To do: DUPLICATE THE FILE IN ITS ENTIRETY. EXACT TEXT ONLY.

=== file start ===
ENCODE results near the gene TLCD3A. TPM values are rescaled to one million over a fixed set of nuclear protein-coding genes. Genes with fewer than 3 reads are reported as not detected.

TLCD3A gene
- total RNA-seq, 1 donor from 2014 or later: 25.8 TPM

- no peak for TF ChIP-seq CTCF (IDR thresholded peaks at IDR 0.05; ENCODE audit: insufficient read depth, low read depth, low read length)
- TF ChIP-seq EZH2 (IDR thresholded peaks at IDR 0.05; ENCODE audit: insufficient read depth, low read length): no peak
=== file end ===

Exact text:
ENCODE results near the gene TLCD3A. TPM values are rescaled to one million over a fixed set of nuclear protein-coding genes. Genes with fewer than 3 reads are reported as not detected.

TLCD3A gene
- total RNA-seq, 1 donor from 2014 or later: 25.8 TPM

- no peak for TF ChIP-seq CTCF (IDR thresholded peaks at IDR 0.05; ENCODE audit: insufficient read depth, low read depth, low read length)
- TF ChIP-seq EZH2 (IDR thresholded peaks at IDR 0.05; ENCODE audit: insufficient read depth, low read length): no peak